Magpies refer to birds that are part of the family Corvidae. These crows are notable for their lengthy tails and their often clamorous sounds. Behavior-wise, magpies tend to be extremely outgoing and fearless birds. They generally manage well in living alongside people. Magpies are seen inhabiting areas all around the planet.
All About Magpies
Magpies are often considered to be some of the brightest birds around, along with other corvids. Mature magpies typically grow to roughly 20 inches long, which also takes their tails into consideration. Their tails are memorable in that the rest of their bodies aren't usually even twice as long as they are. Magpie plumage is mostly shiny black in color, although it also features pale elements on their breasts and wings. Magpies are often pretty sneaky birds when it comes to food. It isn't unusual for them to snatch precious sustenance away from fellow birds.
Practical Nest Construction
Magpie nests are conspicuously massive, with unmistakeable dome-like outlines. The dome shape is meant to keep wee youngsters safe against the threats of predation. Some of the biggest magpie predators are domestic cats, owls, raccoons, coyotes, weasels, ravens and hawks, just to start. Magpies tend to nest in large groups -- a means of protecting their offspring and eggs through the strength of numbers.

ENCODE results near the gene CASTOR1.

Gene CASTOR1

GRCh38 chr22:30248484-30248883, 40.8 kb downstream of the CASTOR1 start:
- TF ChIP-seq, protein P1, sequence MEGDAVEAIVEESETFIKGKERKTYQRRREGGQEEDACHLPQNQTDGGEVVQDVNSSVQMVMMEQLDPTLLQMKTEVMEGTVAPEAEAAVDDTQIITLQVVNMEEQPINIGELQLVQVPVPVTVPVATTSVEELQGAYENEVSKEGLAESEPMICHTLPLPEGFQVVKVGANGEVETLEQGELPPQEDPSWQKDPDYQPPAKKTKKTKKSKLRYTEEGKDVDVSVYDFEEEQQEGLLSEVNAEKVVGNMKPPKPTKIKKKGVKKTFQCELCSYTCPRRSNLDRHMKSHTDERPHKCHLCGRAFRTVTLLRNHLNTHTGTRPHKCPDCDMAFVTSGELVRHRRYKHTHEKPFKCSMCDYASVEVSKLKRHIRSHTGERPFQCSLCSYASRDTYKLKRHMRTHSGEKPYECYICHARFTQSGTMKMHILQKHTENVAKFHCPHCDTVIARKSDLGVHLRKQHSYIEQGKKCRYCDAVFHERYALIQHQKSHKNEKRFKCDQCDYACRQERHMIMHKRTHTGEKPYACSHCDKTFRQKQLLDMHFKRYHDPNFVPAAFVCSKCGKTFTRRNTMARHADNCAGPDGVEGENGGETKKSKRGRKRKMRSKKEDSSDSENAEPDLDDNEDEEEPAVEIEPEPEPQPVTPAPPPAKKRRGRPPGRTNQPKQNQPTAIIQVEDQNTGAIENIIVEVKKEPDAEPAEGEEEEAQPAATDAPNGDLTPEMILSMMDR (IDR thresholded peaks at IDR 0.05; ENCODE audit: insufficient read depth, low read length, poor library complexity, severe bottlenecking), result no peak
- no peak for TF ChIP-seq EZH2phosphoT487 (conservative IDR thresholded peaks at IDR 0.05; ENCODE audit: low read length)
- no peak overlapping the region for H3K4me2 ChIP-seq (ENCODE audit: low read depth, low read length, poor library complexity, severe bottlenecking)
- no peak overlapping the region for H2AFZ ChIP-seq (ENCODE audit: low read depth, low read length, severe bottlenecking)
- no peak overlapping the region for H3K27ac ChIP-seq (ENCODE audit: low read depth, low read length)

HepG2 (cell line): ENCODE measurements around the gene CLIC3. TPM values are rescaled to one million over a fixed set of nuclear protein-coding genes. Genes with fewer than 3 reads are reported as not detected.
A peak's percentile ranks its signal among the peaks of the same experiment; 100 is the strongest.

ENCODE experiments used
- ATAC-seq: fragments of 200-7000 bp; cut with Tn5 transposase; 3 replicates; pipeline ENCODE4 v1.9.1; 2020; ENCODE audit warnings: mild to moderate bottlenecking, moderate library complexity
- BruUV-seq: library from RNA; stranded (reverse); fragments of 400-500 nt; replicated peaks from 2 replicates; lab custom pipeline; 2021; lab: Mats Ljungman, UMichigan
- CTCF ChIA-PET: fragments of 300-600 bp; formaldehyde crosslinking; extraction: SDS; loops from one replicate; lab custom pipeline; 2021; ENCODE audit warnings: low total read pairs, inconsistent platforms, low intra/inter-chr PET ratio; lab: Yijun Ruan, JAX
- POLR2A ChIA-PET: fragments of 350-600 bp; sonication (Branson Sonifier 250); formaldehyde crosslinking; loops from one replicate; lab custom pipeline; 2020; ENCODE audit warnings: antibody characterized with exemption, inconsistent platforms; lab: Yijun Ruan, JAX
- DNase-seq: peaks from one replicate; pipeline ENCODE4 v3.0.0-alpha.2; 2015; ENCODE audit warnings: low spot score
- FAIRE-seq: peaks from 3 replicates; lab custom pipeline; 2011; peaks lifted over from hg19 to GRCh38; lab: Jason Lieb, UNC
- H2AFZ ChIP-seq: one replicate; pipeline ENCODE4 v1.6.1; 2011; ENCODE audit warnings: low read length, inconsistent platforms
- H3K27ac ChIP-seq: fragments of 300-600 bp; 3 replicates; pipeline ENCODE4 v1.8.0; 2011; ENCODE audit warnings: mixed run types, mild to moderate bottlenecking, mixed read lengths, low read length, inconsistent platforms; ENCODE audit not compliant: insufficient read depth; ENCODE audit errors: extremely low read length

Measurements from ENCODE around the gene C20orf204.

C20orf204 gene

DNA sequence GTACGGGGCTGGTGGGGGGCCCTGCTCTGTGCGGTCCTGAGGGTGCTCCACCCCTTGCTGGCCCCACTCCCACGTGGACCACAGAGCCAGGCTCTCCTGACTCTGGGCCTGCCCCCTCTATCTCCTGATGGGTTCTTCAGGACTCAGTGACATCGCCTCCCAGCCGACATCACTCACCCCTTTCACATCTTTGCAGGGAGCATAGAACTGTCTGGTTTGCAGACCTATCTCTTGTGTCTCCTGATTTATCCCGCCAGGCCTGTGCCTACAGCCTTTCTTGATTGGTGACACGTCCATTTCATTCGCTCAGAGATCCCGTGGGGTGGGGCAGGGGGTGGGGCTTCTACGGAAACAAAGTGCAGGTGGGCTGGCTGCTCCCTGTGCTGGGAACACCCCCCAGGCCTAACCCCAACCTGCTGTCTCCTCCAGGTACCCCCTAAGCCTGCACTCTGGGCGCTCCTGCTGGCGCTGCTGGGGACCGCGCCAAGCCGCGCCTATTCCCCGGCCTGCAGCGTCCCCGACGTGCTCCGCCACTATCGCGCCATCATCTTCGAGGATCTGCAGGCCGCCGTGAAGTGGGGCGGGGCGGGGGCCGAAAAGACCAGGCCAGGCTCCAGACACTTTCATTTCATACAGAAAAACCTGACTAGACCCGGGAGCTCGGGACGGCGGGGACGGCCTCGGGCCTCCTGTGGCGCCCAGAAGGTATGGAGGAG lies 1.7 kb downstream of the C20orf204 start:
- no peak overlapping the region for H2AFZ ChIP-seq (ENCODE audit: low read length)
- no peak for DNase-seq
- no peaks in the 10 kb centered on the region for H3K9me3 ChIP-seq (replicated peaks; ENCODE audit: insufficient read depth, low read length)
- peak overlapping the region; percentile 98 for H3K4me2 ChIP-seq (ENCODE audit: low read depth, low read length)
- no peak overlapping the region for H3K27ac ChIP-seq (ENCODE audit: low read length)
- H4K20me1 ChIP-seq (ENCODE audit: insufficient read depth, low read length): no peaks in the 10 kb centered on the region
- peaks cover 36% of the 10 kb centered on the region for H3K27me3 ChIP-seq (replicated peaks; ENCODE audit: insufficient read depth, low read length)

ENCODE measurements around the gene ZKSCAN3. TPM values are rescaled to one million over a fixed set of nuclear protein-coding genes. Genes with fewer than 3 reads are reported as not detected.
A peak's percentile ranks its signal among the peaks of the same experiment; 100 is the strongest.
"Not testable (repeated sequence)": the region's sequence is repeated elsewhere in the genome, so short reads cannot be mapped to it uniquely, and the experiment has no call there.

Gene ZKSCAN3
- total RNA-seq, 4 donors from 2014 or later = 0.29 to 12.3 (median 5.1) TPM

Common Living Environments
Magpies throughout history often resided in airy and open forests. By living in these environments, these birds developed an adaptation for being in these types of settings -- areas without too many trees. This adaptation helped magpies swiftly adjust to life in areas that are established by people, whether agricultural sites or suburbs chock-full of residences, schools and grocery stores. Magpies are extremely diverse in terms of habitat. While many of them live in suburbs, many of them also live in thickets and on the outskirts of forests.
Helpful Elongated Tails
The elongated tails of magpies also function as beneficial adaptations. They help steer magpies into their desired directions while in the midst of flying, a la rudders. This enables them to be more nimble when they fly, even though flying isn't their strongest suit. When magpies fly through rather cramped environments, their tails often come in handy.
Magpies luckily possess sizable, sturdy feet that are full of scales. They often employ these feet in times of eating, as they're capable of tightly seizing food. They have tough limbs in general, and as a result are efficient at jumping.
- Magpie Alert; Darryl Jones
- Denver Zoological Gardens: Black-billed Magpie
- The Encyclopedia of Birds - Volume 1; Facts on File
- Animal Planet: Magpie
- Washington Department of Fish & Wildlife: Magpies
- University of Michigan Animal Diversity Web: Pica Hudsonia
- Meet the Magpie; Joyce Robertson
- Birds of the World; Jason A. Mobley
- Tom Brakefield/Stockbyte/Getty Images